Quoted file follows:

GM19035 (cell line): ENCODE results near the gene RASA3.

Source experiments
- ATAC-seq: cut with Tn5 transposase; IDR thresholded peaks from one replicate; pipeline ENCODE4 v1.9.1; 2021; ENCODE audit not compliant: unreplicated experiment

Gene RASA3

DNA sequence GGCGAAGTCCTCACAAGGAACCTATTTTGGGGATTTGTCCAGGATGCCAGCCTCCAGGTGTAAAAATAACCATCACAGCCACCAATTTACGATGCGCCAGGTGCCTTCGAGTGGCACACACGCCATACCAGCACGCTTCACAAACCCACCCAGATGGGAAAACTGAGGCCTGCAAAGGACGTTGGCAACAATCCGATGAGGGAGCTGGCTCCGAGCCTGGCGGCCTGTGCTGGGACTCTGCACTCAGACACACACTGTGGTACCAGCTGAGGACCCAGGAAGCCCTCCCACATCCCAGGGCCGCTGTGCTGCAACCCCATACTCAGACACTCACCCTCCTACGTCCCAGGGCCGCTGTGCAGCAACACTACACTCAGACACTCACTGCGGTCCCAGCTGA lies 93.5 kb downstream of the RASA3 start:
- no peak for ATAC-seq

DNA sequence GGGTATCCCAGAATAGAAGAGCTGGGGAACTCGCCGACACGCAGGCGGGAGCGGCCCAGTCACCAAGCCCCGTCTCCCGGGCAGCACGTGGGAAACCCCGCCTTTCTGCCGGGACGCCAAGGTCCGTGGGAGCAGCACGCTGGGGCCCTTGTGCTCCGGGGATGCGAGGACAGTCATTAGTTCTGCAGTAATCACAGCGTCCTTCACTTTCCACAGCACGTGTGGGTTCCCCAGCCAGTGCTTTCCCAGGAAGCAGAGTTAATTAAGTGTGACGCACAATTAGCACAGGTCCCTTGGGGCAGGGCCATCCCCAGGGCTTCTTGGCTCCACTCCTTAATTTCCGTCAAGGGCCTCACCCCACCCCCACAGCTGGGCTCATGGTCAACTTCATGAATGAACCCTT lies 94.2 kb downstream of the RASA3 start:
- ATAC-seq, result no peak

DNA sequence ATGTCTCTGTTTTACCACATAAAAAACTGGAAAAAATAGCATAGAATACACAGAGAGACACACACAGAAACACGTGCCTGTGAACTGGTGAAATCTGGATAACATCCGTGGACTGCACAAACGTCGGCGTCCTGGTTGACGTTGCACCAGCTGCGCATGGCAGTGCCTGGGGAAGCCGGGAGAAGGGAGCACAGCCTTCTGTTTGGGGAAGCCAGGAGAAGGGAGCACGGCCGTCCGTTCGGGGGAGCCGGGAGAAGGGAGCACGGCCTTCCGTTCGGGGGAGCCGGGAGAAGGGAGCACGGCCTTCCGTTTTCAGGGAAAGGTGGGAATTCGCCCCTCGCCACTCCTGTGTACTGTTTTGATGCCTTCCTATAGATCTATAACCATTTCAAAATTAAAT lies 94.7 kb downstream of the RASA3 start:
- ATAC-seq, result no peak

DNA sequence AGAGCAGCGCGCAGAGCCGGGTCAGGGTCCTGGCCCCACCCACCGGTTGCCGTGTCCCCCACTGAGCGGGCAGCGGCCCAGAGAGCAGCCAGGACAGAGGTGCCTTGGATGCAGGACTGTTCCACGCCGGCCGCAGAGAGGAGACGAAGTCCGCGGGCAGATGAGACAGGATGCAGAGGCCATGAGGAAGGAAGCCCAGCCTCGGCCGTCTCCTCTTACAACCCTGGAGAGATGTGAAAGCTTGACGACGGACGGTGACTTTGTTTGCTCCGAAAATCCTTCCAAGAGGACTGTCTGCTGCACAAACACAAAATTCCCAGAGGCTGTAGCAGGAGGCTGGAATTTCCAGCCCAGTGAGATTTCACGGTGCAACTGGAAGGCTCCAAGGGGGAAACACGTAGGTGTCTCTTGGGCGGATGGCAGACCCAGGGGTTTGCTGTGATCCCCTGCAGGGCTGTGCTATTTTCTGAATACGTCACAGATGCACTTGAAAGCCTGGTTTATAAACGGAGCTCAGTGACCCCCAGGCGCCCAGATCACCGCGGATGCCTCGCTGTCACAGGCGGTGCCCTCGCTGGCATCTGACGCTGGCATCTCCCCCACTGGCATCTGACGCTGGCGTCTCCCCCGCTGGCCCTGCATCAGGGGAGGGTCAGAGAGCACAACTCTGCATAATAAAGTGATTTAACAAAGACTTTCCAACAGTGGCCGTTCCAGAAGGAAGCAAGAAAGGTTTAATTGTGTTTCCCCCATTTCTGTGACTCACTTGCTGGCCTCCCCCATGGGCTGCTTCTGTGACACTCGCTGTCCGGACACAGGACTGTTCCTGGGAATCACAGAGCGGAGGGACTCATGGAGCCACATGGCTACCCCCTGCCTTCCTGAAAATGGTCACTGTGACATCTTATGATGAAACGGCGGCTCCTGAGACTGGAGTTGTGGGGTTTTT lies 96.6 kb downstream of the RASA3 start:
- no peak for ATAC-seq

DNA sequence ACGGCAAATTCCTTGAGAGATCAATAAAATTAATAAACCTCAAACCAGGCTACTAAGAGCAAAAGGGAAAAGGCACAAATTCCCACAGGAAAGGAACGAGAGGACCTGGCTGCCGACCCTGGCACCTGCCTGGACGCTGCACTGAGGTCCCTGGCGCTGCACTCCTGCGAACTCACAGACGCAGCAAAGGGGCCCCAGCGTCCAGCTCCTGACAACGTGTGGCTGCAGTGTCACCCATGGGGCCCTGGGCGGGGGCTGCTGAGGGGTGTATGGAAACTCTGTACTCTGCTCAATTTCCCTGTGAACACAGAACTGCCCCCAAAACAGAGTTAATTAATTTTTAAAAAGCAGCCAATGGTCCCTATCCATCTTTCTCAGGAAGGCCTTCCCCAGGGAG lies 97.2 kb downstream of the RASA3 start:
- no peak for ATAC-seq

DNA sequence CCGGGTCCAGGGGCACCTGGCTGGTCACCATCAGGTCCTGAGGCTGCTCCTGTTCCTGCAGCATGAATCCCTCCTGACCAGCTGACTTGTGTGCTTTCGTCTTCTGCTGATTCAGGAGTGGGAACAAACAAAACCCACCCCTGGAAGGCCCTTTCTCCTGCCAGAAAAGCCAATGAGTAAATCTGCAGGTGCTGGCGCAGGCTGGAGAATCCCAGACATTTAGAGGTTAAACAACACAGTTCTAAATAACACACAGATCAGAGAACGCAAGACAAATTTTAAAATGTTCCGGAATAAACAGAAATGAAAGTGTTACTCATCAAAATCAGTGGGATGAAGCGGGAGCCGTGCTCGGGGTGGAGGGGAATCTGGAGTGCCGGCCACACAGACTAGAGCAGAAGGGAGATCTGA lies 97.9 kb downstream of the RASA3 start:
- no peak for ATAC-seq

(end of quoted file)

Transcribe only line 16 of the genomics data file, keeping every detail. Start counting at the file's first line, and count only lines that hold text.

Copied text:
- no peak for ATAC-seq